My primary research focus is to enable planetary rovers to autonomously select long-range paths considering mission objectives, available resources, operational constraints and uncertainty. The TEMPEST planner uses incremental search to derive optimal global plans that achieve the objectives while enforcing global constraints. It integrates several models of the planetary mission domain: a world model - terrain, planetary motion, solar flux, dynamic line-of-sight geometry; a rover model - locomotion, power collection and consumption, and sensor fields-of-view; an action model - driving, stationary battery charging, hibernation, science activities; a constraint model - geometric, temporal, and resource-related; and a model of the mission objectives - the start specification, and specifications of goal positions, legal time and battery energy ranges and activities to be conducted. Plans are time-synchronized, energy-optimal routes between goals.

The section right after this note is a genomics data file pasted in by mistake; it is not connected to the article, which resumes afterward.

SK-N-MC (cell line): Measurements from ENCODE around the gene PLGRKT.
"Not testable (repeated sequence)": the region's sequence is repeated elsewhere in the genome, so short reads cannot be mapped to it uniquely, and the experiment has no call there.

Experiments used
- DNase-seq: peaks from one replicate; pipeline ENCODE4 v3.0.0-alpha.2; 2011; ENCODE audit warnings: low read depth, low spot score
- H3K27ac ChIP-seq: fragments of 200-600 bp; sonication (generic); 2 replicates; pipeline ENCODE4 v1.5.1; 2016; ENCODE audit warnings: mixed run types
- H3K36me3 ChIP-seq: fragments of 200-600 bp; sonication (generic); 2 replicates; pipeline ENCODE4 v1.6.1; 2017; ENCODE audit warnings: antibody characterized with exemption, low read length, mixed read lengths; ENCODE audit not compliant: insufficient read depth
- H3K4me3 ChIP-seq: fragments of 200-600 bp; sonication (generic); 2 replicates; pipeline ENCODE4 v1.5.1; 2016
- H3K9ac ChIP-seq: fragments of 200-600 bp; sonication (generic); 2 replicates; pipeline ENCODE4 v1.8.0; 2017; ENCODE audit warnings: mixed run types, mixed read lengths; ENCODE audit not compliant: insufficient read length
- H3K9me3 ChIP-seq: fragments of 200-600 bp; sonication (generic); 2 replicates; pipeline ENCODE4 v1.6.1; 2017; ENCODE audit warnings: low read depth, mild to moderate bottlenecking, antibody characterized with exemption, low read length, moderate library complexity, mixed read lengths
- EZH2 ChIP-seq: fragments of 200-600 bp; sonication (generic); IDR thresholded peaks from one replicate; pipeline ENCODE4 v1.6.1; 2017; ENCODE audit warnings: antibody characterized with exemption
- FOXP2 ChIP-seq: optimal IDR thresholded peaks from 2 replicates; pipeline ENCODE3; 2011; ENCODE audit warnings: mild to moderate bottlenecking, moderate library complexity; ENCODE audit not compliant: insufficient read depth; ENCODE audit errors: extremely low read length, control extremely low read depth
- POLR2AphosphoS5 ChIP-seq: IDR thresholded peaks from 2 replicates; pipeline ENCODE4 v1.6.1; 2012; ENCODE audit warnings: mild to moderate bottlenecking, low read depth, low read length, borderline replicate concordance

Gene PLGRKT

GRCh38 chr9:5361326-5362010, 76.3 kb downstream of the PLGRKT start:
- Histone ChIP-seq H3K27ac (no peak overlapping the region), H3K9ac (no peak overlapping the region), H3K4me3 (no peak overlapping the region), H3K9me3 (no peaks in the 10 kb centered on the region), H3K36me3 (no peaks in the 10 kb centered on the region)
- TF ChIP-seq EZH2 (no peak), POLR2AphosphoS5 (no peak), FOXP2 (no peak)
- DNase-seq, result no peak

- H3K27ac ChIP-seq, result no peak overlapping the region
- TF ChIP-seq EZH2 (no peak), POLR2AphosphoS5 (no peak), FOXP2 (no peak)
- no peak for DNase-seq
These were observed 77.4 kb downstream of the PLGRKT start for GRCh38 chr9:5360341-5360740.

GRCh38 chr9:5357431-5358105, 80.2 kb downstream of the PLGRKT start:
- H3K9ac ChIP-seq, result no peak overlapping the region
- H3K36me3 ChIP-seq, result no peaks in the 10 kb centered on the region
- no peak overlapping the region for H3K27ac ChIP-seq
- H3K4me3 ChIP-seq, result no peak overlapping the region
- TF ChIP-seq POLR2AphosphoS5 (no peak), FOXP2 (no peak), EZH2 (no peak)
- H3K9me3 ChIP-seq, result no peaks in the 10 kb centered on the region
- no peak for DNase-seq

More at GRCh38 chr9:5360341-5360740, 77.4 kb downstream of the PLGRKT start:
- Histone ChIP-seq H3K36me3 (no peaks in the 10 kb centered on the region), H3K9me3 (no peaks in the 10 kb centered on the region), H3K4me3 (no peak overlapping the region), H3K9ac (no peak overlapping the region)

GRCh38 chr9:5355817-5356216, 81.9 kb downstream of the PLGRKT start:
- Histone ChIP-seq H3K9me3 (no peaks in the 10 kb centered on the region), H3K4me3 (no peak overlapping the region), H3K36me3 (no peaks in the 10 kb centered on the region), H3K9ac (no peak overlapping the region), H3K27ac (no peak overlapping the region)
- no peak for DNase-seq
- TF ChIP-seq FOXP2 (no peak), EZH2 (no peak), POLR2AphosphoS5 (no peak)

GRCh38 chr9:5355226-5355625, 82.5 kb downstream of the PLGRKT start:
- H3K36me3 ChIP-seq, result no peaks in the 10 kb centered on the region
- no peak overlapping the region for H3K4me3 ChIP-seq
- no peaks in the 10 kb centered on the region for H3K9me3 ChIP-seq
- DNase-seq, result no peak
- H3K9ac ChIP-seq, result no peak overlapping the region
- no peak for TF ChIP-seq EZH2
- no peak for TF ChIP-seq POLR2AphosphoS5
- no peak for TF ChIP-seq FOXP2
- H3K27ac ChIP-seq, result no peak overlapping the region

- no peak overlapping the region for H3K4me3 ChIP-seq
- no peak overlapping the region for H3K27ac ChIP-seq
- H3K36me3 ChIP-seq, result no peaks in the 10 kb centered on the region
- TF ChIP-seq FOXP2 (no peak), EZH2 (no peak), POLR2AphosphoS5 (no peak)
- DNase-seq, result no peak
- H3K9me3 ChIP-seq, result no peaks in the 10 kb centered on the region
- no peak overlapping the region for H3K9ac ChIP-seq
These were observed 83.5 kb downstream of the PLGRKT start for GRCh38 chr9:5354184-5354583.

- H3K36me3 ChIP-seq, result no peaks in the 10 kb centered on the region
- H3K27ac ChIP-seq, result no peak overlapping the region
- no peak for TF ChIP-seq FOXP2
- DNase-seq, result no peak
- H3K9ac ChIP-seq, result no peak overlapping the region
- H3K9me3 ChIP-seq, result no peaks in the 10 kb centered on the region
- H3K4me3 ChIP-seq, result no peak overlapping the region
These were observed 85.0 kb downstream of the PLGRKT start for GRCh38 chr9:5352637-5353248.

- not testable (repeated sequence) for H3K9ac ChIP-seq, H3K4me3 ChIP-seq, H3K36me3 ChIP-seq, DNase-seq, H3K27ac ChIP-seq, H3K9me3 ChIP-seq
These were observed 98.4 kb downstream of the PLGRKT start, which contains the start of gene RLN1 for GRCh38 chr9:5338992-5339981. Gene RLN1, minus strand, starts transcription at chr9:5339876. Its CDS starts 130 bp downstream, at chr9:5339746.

A preliminary, offline, open-loop version of this software was demonstrated in July 2001 on the Hyperion rover in the Canadian Arctic, where it generated multi-kilometer circuits that enabled solar-powered traverses lasting 24 hours. In April 2003, Hyperion employed an online version of TEMPEST in the Atacama Desert in Chile that was able to plan and re-plan routes on the fly to single targets several kilometers apart. Most recently, in September and October of 2004, TEMPEST was run aboard the Zoe rover. In conjunction with an intelligent executive process and goal manager processes, TEMPEST successfully derived plans that integrated navigation between several scientist-designated targets, science activities at those locations, and battery energy management for multi-kilometer regional investigations. In the coming year, the system will aid Zoe in its bid for extended autonomous operations in support of a remotely-directed search and characterization of life in the Atacama desert.